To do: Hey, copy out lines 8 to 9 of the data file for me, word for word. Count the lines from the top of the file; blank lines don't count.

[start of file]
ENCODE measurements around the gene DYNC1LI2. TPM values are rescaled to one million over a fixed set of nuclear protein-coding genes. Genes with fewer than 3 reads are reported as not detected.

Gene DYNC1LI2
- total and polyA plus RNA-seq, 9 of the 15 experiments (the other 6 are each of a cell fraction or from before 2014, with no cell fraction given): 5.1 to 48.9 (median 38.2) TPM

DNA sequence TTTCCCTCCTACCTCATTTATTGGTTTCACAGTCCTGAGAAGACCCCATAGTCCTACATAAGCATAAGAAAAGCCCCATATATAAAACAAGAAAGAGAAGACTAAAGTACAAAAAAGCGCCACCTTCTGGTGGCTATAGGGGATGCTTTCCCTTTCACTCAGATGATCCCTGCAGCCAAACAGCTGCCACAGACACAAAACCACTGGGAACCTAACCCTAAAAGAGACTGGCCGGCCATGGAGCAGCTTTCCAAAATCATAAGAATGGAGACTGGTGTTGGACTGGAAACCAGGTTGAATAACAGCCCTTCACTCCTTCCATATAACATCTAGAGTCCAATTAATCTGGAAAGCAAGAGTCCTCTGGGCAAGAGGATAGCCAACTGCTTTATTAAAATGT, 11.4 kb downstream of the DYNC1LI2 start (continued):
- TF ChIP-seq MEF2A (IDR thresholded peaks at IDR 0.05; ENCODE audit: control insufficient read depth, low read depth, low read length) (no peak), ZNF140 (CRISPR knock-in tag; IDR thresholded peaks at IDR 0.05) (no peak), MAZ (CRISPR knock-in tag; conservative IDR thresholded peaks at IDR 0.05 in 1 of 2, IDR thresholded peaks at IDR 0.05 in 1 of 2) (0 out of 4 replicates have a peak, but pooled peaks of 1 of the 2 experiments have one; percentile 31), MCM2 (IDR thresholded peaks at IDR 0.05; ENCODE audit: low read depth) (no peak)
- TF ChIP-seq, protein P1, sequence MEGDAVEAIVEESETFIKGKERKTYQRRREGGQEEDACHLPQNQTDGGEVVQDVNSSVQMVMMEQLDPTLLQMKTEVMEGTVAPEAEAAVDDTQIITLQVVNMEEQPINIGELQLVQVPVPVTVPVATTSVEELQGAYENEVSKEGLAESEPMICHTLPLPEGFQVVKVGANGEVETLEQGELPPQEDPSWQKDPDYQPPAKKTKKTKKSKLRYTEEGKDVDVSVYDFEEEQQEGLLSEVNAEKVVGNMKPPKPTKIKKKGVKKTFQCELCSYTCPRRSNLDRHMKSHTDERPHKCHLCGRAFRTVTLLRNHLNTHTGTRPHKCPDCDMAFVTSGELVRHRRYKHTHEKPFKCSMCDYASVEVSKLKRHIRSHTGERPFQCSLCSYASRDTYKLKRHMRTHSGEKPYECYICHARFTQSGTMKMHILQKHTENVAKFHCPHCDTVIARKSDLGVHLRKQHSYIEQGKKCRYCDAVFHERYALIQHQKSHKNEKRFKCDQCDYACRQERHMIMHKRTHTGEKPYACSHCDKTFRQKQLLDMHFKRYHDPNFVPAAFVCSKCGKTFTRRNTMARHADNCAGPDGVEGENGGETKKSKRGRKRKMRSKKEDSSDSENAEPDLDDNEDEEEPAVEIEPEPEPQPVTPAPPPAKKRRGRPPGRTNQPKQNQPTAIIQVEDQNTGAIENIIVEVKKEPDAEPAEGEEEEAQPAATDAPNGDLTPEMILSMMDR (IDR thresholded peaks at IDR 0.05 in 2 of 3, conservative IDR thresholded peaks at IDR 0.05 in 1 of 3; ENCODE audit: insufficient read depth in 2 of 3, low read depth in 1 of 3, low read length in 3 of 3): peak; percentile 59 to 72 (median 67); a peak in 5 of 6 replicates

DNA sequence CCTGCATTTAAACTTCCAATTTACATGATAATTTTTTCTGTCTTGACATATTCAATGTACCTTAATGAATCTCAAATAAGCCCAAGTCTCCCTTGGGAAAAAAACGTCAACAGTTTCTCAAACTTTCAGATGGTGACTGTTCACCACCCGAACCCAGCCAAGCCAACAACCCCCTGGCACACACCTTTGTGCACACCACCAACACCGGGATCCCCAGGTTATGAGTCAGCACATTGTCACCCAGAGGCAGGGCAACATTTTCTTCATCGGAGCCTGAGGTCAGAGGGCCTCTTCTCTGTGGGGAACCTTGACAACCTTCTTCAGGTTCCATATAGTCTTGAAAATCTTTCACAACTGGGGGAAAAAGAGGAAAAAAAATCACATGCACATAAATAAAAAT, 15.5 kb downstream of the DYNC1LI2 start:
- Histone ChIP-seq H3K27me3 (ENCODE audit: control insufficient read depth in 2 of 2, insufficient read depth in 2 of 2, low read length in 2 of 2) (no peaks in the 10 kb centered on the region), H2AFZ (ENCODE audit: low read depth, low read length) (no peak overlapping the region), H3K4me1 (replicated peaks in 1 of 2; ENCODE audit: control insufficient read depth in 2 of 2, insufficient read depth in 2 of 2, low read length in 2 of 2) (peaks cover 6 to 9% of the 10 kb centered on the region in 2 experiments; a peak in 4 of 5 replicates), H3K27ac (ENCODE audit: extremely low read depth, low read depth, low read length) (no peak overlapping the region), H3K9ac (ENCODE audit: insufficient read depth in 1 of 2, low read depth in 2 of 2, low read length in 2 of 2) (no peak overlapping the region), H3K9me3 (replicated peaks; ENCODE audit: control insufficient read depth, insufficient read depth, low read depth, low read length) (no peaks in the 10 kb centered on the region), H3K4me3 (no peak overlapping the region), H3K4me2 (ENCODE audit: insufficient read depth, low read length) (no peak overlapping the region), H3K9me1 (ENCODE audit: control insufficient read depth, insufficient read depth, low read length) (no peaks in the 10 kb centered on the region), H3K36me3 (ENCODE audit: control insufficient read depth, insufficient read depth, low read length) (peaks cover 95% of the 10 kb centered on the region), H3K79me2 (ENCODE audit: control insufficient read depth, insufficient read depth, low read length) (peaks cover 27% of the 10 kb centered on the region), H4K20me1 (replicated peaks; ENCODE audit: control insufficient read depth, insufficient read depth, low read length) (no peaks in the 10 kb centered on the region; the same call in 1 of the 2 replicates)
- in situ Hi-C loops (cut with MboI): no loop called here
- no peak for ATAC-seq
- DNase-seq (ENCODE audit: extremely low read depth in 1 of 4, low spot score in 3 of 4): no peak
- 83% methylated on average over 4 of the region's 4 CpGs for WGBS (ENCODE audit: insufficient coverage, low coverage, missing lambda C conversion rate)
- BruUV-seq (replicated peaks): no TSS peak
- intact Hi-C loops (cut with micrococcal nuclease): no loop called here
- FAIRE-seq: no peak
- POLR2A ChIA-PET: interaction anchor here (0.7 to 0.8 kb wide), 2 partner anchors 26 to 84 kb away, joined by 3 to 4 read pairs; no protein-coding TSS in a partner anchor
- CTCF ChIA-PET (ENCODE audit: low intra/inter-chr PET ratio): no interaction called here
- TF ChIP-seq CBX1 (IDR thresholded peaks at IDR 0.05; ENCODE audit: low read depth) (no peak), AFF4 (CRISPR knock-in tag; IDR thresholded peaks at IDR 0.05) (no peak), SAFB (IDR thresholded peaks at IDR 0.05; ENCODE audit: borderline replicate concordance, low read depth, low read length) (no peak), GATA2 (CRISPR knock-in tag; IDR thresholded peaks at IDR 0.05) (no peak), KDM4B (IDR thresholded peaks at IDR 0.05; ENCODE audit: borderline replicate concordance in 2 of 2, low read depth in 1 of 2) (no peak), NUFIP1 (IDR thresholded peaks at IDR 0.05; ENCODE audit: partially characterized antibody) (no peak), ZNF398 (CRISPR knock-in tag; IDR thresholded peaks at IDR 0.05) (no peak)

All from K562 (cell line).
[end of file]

- Histone ChIP-seq H3K27me3 (ENCODE audit: control insufficient read depth in 2 of 2, insufficient read depth in 2 of 2, low read length in 2 of 2) (no peaks in the 10 kb centered on the region), H2AFZ (ENCODE audit: low read depth, low read length) (no peak overlapping the region), H3K4me1 (replicated peaks in 1 of 2; ENCODE audit: control insufficient read depth in 2 of 2, insufficient read depth in 2 of 2, low read length in 2 of 2) (peaks cover 6 to 9% of the 10 kb centered on the region in 2 experiments; a peak in 4 of 5 replicates), H3K27ac (ENCODE audit: extremely low read depth, low read depth, low read length) (no peak overlapping the region), H3K9ac (ENCODE audit: insufficient read depth in 1 of 2, low read depth in 2 of 2, low read length in 2 of 2) (no peak overlapping the region), H3K9me3 (replicated peaks; ENCODE audit: control insufficient read depth, insufficient read depth, low read depth, low read length) (no peaks in the 10 kb centered on the region), H3K4me3 (no peak overlapping the region), H3K4me2 (ENCODE audit: insufficient read depth, low read length) (no peak overlapping the region), H3K9me1 (ENCODE audit: control insufficient read depth, insufficient read depth, low read length) (no peaks in the 10 kb centered on the region), H3K36me3 (ENCODE audit: control insufficient read depth, insufficient read depth, low read length) (peaks cover 95% of the 10 kb centered on the region), H3K79me2 (ENCODE audit: control insufficient read depth, insufficient read depth, low read length) (peaks cover 27% of the 10 kb centered on the region), H4K20me1 (replicated peaks; ENCODE audit: control insufficient read depth, insufficient read depth, low read length) (no peaks in the 10 kb centered on the region; the same call in 1 of the 2 replicates)
- in situ Hi-C loops (cut with MboI): no loop called here